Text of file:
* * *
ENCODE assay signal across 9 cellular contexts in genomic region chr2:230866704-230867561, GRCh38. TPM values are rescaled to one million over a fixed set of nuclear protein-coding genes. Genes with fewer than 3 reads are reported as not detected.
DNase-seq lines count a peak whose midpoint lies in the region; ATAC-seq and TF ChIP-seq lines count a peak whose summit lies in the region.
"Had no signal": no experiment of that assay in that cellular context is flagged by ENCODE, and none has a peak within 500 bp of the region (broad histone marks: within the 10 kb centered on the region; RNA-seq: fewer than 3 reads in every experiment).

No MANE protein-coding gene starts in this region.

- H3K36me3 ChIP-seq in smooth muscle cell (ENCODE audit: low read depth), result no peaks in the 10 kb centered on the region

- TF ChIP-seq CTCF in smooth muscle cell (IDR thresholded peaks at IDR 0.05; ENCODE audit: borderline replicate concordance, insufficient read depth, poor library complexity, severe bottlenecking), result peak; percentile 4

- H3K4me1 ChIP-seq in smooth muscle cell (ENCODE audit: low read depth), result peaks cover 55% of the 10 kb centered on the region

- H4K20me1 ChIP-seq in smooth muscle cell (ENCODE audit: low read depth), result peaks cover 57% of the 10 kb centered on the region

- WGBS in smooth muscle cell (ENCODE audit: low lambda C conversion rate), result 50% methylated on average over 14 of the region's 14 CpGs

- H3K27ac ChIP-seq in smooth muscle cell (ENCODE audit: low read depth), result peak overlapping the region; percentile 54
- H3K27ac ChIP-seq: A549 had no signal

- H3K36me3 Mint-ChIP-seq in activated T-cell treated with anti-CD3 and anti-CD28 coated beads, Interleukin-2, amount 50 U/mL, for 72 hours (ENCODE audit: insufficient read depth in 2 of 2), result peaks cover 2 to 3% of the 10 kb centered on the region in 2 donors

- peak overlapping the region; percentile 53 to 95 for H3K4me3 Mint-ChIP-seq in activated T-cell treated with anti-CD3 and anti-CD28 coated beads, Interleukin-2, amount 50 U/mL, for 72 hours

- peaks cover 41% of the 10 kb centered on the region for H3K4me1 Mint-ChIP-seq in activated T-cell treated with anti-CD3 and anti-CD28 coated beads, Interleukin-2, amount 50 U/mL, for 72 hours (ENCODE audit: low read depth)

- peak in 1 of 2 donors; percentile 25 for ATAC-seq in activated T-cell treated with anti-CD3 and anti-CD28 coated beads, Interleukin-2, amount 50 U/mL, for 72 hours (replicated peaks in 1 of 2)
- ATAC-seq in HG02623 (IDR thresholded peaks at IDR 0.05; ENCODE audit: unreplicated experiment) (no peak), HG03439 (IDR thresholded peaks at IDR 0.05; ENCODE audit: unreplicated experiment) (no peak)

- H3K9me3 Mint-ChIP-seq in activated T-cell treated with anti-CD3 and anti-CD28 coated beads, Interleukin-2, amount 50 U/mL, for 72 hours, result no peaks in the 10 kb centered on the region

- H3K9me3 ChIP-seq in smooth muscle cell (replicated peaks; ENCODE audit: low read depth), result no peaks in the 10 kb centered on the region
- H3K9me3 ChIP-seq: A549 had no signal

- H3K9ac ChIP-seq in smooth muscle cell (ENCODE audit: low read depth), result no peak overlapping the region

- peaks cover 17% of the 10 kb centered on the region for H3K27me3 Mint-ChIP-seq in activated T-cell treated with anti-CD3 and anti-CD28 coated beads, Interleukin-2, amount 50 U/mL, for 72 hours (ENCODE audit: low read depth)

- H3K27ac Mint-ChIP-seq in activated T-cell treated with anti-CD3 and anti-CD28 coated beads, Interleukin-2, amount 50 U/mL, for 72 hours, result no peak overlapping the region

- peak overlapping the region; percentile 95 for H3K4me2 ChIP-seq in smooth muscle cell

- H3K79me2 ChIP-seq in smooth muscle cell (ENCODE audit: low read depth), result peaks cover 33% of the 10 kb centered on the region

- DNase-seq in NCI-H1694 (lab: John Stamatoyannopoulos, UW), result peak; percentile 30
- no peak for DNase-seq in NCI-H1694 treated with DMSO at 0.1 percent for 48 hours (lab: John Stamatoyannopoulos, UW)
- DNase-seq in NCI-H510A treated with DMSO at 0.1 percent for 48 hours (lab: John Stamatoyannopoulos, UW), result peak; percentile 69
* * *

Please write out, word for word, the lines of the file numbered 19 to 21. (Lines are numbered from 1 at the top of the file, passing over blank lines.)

- H3K9me3 ChIP-seq: A549 had no signal

- H3K9ac ChIP-seq in smooth muscle cell (ENCODE audit: low read depth), result no peak overlapping the region

- peaks cover 17% of the 10 kb centered on the region for H3K27me3 Mint-ChIP-seq in activated T-cell treated with anti-CD3 and anti-CD28 coated beads, Interleukin-2, amount 50 U/mL, for 72 hours (ENCODE audit: low read depth)